- Overall size
- Material and colors
- Functions (if any), such as drawers, lighting, locks or even computer tablet holder, etc.
Normally, it does not include details of the section, components or assembly details at this time. However, those design created using Inventor or Solidworks may include such details built into the model. This could be due to reusing of 3D components (non-proprietary) from previous projects, e.g. a steering wheel, door handles, hinges, etc.
Advantages of 3D Models Over Sketches
The use of 3D textured models are better than hand sketches in design brief due to the following reasons:
- It provides a more accurate look and feel, and drastically reduces the chance of miscommunication.
- The 3D models can be modified indefinitely. If the client or boss request for several options of looks and view angle, it is much easier to do that in 3D models than hand sketching.
- If they are done using Inventor or Solidworks, the workflow can be shortened significantly as they can be passed on directly to production stage.
Even though the advantages are clear, whether or not 3D models are used depends on the complexity, budget and time allocated to complete the project.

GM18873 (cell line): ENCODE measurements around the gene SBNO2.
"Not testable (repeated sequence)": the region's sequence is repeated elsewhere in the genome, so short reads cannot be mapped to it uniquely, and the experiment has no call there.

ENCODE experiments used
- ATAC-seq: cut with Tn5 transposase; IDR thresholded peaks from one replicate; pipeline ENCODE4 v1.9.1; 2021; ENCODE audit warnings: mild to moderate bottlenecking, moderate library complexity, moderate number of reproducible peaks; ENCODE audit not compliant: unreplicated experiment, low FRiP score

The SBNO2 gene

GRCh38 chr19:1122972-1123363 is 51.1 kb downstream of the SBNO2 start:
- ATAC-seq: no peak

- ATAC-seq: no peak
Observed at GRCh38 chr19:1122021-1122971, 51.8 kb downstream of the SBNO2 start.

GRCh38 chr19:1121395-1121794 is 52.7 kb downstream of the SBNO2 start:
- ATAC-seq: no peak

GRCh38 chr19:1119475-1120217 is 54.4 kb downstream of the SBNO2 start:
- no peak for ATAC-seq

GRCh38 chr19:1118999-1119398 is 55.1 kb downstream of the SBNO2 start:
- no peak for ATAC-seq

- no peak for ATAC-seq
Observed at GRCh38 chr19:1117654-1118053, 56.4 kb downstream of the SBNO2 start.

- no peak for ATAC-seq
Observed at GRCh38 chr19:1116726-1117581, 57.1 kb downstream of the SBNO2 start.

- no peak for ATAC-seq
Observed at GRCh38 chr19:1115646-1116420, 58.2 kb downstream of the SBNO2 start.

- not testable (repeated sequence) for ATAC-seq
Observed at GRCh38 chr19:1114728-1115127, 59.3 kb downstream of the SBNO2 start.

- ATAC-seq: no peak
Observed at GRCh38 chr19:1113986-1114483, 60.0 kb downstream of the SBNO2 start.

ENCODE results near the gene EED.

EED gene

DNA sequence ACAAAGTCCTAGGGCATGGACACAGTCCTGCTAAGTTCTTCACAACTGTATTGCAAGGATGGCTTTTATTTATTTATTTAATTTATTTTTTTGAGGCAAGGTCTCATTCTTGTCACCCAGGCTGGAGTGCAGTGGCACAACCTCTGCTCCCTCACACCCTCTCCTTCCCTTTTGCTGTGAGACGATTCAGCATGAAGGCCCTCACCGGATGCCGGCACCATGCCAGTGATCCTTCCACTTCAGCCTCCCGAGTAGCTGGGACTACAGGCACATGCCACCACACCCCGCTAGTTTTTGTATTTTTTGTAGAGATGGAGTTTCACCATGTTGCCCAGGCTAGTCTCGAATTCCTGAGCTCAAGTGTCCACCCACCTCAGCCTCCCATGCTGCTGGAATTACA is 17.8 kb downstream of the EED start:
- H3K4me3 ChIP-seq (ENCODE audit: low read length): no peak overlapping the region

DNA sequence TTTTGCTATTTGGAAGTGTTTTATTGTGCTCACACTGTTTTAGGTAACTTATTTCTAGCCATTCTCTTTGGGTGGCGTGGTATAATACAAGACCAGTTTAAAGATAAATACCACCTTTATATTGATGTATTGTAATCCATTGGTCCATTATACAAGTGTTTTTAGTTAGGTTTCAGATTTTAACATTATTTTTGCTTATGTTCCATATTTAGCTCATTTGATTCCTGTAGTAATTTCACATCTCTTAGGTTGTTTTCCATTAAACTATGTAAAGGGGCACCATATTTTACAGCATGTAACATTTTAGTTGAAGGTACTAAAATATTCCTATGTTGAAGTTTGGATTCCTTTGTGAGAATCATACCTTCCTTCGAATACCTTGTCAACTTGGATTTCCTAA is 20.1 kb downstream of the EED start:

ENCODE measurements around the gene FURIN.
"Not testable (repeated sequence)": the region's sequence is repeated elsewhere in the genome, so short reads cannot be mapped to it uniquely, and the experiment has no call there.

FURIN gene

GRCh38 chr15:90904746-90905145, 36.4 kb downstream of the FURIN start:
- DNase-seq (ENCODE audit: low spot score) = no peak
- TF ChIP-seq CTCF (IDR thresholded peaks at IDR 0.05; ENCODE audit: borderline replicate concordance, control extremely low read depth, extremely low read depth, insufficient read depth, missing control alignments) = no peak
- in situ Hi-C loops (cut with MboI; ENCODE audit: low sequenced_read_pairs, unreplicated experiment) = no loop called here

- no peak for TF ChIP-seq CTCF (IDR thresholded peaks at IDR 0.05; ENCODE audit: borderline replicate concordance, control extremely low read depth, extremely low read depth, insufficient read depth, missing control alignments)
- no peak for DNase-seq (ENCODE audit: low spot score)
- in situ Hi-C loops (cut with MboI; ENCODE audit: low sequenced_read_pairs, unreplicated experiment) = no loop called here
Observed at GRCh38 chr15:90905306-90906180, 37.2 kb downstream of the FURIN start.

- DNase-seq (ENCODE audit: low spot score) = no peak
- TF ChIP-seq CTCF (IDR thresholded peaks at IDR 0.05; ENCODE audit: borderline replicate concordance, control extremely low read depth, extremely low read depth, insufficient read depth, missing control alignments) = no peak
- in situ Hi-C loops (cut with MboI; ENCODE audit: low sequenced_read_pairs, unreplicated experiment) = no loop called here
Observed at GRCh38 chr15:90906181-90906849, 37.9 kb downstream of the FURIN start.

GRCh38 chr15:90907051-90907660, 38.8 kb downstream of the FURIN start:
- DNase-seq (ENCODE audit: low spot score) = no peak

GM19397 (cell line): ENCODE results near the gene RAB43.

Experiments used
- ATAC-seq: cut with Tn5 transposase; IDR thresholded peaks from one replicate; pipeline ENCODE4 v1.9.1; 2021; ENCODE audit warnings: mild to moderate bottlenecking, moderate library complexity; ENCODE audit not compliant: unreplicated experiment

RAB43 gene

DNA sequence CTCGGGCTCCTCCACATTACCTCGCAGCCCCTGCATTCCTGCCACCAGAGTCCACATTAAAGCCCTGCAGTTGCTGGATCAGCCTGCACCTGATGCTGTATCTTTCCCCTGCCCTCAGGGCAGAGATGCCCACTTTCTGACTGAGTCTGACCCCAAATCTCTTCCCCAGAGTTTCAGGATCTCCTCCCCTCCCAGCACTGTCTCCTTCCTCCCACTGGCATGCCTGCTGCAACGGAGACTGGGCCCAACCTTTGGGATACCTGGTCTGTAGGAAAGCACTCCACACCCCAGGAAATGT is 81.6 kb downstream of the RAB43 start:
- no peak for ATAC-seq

After the concept design is approved, the technical drawings will be created for quotation and prototyping where applicable. These drawings could be done by the designer himself, or they may engage a Project Management Company to produce such drawings. While 3D models may not be always be required in the concept stage, technical drawings are essential to kick start the prototyping and manufacturing processes.
Different countries, companies and industry call these drawings differently and the name may include:
- Construction Drawings
- Shop Drawings
- Technical Documentation (aka TD)
Technical drawings are mainly presented in 2D views, and typically excludes assembly, BOM, and detailed component drawings. However, these 2D views could also be generated from 3D models. Moreover, some designers may find it faster and more efficient to produce such drawings by 3D parametric modeling as compared to Autocad 2D.
Purpose of Technical Drawings
The purpose of these drawings are to convert the sketches or 3D models, into detailed drawings with dimensions, and sections to show the proposed construction method. They normally include the following:
- Plan View, or Site Plan for interior/construction
- Front View, or Front Elevation for interior/construction
- Side View, or Side Elevation for interior/construction
- Section View. This may further include Plan Section, Side or Front Section.
Although such drawings show the intended construction method, it may not be used directly for manufacturing yet as it a more detailed production drawing is required. At this stage, either the Initiator or the assigned Project Manager has to ensure that the Technical Drawings cover all the key specifications of the design intent.